Male synchronised swimming
Male synchronised swimming teams are not something most people think of when asked about men’s sports. However, with the film ‘Swimming With Men’, a comedy based on a true story of a male synchronised swimming team, hitting the cinemas this Summer many people may be surprised to learn that this is a growing trend.
The origins of synchronised swimming date back to the late 19th century. Men would perform life-saving and swimming skills in formation. This was known as ornamental swimming.
The women then began to lead to way, with Australian swimmer and activist Annette Kellerman performing dance like movements underwater for the St Louis World fair in 1904, and Hollywood mermaid Esther Williams taking her elaborate water ballets to the big screen in the 1950s musicals.
Skip forward to 1984, when synchronised swimming was first included in the Olympic Games, and the art form evolved to become a physically demanding sport with current Olympic champions Russia taking it to the next level in terms of athleticism. Imagine running 1500m, holding your breath for 2/3rd of it, performing dynamic movements and lifting other people during that run, whilst staying in time with seven other people, and you get an idea of how hard the sport really is.
Whilst it is still only women that can compete in the sport at the Olympics, men are fighting back and are now allowed to compete in the mixed pairs events at the FINA world championships. The sport failed in its bid to include men in the 2020 Olympics but hope to see mixed pairs included in 2024. Current superstars include American Bill May and Italian Giorgio Minisini.
A record number of boys are joining synchronised swimming clubs, keen to learn the acrobatic moves and underwater skills. Aquabatix founder and former GB synchronised swimming coach, Adele Carlsen said “Whenever I run taster sessions, it’s the boys that seem to enjoy the sport the most. They love being underwater, trying out somersaults and handstands, basically everything you get told off for doing in a normal swimming lesson. It is a great team inclusion sport and you learn to work together as a team. Not everyone finds running miles, or kicking a ball past a post that enthralling, where as synchronised swimming offers a huge variety of different physical activity in its training and you can still compete”.
Adele goes on to mention that “as well as the fitness aspects of synchronised swimming, you learn to express yourself, which boys in particular should be encouraged to do more of.”
With ‘Swimming With Men’ being released this summer, Adele hopes to see an influx of new people to the sport, especially men and boys. “It isn’t just boys we want taking up the sport, this film shows that men of any age can do it and it can help you form the strongest of friendships and support network for life”!
Based on a true story of a Welsh man Dillon, who moved to Sweden when he got married, didn’t have any friends and felt lost in a new country, Dillon joined a middle aged male synchronised swimming team and ended up competing in the men’s synchronised swimming world championships. Fast forward to 2018, and his story has been turned into a film starring comedian Rob Brydon, BAFTA winner Adeel Akhtar, Emmy award nominee Jim Carter, plus other top British actors Rupert Graves, Daniel Mays, Thomas Turgoose and Charlotte Riley.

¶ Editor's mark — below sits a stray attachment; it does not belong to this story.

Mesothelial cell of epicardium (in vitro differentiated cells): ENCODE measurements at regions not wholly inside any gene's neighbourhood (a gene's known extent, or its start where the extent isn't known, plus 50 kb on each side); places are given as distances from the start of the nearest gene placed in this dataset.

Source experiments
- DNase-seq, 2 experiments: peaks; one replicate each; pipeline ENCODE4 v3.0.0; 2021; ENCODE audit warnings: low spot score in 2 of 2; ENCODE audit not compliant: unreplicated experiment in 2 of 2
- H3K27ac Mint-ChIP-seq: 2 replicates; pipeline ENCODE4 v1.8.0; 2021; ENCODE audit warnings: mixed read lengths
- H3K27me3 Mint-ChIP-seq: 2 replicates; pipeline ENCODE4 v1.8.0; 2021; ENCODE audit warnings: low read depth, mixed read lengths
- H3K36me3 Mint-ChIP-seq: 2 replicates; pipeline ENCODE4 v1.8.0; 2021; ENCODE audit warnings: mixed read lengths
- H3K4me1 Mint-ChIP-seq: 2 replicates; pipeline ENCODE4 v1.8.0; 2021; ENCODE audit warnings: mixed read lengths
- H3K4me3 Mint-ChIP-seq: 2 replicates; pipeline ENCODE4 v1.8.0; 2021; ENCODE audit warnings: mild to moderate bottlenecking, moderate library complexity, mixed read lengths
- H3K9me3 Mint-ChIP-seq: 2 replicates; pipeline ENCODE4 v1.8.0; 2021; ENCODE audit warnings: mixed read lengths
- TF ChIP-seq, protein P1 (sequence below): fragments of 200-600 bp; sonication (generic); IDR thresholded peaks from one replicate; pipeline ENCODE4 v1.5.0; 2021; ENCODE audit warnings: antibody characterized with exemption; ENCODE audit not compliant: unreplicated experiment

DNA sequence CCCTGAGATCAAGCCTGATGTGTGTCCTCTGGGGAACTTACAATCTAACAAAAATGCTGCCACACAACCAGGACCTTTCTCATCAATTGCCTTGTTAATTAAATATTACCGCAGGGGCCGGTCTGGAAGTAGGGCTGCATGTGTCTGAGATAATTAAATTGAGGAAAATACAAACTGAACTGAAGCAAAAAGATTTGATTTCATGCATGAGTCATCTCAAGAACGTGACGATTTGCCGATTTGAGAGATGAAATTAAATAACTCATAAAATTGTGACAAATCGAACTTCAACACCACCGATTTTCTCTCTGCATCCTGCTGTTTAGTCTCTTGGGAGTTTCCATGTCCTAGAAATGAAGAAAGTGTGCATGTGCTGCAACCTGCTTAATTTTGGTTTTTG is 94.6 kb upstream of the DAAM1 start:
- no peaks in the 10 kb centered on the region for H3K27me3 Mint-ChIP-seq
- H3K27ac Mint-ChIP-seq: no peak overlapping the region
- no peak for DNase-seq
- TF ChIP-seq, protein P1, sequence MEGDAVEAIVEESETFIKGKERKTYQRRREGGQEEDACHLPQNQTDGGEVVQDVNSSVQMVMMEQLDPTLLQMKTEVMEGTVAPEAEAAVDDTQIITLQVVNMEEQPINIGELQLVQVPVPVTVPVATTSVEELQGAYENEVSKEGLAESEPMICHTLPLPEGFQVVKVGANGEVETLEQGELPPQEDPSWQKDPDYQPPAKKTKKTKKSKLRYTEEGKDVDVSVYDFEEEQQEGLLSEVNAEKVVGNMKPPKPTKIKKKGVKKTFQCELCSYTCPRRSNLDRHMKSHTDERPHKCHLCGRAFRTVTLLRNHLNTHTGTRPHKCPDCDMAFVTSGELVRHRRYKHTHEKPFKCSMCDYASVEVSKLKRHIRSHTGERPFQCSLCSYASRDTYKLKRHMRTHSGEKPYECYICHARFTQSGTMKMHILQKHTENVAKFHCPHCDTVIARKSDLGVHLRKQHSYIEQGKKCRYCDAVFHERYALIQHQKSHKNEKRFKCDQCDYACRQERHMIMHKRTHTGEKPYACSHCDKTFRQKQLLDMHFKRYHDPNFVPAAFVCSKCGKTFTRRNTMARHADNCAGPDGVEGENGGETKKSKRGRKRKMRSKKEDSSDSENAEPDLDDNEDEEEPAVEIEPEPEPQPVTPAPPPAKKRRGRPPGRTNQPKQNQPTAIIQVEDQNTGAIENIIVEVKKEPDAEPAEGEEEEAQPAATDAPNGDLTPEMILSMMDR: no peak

“All of the actors learnt and trained synchronised swimming for two weeks intensively. It isn’t the easiest set of skills to learn quickly, and physically it is really tough to be training in water four hours a day, five days a week when you are not used to it” Adele says having worked with the actors on the film. “Most people struggle to tread water or even just float on their back for a few seconds. We had two male synchronised swimmers, Chris Jepson and Ronan Daly, in the water with the actors to make the team up to a full eight, and by the end of the two-week boot camp, the actors had really shaped up physically and were performing the complex synchronised swimming moves alongside the two professionals. There are no body doubles in this film, it is all the actors own work!’
Commonwealth Games medallist Adele leaves us with “synchronised swimming, or artistic swimming as the world governing body for aquatics, FINA, is now calling it, is a sport and an art form for all. Along with male competitors, I really hope the demand for male synchronised swimmers for pool party entertainment explodes! The women have shown it’s a hugely popular form of entertainment amongst party guests as so few have seen it performed live. Can you imagine the speed of mobile phones being pressed to record, when a team of men walk out to perform synchronised swimming. It has got to be the next big thing and my company Aquabatix is ready for that demand!”
‘Swimming With Men’ directed by Oliver parker, is being called “The Full Monty in Speedos” and will be released July 6th in British cinemas. Look out for some male synchronised swimming on BBC’s Sport Relief, March 23rd BBC 1 too!